let’s be honest for a while. What we sell is Time. If we consider the passing of time as a continuous flow, than a photograph is nothing more than a very thin slice extracted and displayed outside of its natural place. A bit like a very thin glass of water taken from a stream.

It then proceeds in living outside of its time and becomes a object representing the time it was taken in. Nothing really new here. What becomes interesting is that we then proceed in renting that piece of time for a limited time. We are talking about RM here, obviously, not RF. Our clients, image buyers, will rent a piece of time for a limited time. The longer they want to display that time, the more expensive it becomes.

Quite obviously we need to ad space to the equation because since Einstein, we know we cannot separate them. And that time doesn’t just exist by itself, it has to be fixed in space. Both the image we take, is not only a fix time but also at a fix place. Licensing is the same, as we set prices based on time and the space that it takes.

Royalty Free has forever changed photography’s relation to time, at least on the licensing part, by offering a flat fee over large amounts of time and space. It broke the dualistic relationship that photography had with time both on the creation and licensing side. It is still a chunk of time when created but is no longer constrain to a specific time and space when it is licensed.

Part of that evolution is due to the medium on which we capture time. Since slides and print where physical objects, also clearly defined in space and time , it was always ask to be returned after a client usage.It reinforced the idea of time.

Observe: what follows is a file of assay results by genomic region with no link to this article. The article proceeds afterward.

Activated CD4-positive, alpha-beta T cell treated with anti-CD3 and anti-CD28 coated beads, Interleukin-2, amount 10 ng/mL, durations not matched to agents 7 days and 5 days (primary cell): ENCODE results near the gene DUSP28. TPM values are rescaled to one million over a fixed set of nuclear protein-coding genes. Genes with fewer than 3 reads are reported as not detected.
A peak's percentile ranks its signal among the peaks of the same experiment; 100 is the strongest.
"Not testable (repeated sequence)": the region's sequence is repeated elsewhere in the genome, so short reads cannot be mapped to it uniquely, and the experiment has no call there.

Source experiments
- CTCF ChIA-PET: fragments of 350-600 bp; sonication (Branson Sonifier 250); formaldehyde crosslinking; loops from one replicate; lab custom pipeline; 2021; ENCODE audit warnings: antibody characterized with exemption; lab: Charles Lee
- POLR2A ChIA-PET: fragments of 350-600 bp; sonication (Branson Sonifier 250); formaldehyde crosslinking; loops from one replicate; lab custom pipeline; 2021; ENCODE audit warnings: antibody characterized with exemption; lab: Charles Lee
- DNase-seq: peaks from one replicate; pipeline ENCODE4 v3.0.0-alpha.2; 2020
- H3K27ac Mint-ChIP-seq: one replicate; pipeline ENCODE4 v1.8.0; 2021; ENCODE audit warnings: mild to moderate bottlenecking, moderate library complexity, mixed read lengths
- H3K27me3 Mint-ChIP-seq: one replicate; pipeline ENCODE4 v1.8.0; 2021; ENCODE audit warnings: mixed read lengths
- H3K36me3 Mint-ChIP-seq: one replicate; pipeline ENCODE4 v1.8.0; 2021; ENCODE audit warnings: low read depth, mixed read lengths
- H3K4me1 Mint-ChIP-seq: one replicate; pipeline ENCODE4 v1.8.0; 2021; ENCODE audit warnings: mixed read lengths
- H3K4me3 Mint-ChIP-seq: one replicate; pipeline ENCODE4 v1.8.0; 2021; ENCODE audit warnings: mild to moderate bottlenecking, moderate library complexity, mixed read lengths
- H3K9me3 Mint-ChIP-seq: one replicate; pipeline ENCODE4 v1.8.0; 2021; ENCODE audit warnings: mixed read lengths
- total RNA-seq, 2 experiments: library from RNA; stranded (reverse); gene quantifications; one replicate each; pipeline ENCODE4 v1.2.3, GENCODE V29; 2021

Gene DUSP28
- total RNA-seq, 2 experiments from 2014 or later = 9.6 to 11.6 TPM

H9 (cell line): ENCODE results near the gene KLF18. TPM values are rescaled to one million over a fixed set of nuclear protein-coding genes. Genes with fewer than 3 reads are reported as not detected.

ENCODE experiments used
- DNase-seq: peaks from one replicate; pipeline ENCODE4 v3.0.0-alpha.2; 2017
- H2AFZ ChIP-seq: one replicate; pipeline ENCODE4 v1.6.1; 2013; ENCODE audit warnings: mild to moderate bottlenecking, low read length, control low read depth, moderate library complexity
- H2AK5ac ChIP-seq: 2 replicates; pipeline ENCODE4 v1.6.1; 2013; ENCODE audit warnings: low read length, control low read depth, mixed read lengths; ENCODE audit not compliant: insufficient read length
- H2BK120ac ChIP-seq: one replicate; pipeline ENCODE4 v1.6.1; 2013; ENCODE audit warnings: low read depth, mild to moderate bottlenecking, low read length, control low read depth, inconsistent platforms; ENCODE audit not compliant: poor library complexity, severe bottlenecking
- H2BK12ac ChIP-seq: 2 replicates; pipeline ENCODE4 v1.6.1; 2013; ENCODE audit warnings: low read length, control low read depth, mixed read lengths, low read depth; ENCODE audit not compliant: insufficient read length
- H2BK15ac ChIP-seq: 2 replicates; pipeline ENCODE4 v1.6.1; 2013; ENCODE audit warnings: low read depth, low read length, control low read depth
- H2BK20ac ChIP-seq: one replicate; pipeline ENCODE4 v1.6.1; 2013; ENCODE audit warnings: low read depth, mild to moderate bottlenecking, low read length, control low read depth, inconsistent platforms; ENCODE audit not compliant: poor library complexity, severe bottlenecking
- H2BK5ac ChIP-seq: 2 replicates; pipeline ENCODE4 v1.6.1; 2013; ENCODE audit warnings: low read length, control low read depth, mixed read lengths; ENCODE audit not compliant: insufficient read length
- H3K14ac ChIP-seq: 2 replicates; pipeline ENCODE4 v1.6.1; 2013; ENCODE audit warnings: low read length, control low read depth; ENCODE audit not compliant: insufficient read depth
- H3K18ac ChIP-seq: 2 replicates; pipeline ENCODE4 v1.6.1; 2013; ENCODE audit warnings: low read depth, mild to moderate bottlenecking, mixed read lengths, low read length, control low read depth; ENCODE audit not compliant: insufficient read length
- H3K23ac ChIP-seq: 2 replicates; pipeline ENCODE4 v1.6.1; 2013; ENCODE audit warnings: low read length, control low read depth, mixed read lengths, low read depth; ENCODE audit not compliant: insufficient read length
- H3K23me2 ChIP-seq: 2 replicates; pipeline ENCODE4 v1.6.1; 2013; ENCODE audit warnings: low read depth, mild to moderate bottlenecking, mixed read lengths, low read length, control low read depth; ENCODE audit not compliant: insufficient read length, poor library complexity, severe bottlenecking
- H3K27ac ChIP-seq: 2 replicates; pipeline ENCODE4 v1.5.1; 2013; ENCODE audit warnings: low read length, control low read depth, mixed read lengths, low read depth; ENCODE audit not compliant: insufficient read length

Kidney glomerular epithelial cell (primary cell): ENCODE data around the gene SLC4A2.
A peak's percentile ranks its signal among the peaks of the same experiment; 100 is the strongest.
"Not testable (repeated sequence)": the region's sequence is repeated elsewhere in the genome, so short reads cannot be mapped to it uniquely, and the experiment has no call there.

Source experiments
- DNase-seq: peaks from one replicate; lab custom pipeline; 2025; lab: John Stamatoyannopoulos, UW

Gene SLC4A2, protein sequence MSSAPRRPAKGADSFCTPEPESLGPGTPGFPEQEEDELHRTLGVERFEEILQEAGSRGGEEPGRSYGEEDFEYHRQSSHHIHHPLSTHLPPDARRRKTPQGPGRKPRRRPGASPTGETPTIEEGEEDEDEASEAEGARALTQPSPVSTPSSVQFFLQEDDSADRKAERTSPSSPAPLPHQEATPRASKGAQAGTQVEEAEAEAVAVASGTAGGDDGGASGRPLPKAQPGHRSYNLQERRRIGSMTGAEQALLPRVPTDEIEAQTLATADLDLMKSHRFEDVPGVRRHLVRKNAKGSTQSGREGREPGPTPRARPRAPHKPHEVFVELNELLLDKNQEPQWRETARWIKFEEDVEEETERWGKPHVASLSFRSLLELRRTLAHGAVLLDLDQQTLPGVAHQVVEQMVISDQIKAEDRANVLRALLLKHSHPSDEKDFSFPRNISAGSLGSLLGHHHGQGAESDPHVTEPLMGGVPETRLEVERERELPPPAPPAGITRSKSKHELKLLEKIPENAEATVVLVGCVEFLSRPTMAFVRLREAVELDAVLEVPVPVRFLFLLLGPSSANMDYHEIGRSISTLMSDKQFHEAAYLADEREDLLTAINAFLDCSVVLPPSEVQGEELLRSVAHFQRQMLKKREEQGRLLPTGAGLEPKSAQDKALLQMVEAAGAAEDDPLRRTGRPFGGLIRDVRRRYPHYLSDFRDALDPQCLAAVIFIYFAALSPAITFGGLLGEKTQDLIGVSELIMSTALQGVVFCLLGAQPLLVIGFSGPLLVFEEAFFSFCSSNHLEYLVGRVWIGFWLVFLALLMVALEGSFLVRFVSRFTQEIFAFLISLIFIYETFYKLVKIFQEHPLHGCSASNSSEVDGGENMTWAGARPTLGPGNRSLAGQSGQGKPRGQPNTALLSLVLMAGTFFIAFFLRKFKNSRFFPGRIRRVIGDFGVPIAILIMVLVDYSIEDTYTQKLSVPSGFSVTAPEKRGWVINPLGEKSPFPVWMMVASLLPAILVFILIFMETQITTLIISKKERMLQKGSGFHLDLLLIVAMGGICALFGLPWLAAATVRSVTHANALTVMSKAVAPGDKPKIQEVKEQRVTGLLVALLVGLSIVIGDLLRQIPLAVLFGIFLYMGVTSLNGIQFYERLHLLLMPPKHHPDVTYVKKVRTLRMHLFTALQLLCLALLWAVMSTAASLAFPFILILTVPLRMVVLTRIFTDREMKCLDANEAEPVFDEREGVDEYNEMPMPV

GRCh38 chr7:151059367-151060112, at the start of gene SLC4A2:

With digital, which refuses to be defined in space since it can be at infinite places at the same time, and has an infinite lifespan ( data does not die, hard drives do), the medium becomes timeless. And thus much easier to license as such.

It has also reduce our understanding of time and space. A news event that happened in the 1960’s in Israel for example was not seen for a day or two after it occurred. Today, we complain if we do not see images within a minute of it happening anywhere in the world.

Weekly or monthly magazines that were initially created to have the time to put all the information together have now switch to taking the time to cut through the vast amount of hourly information, including pictures, that bombard us every day.
As we all jumped into the digital pool with such enthusiasm, we never really took the time ( no puns intended) to analyze its consequence. Not that it would have change anything. We are now playing with a set of rules which have changed more than we think and has affected us far more deeply than we ever thought.

The next generation of picture professionals to succeed will be those who will master this concept and figure out how to manage it to their profit.

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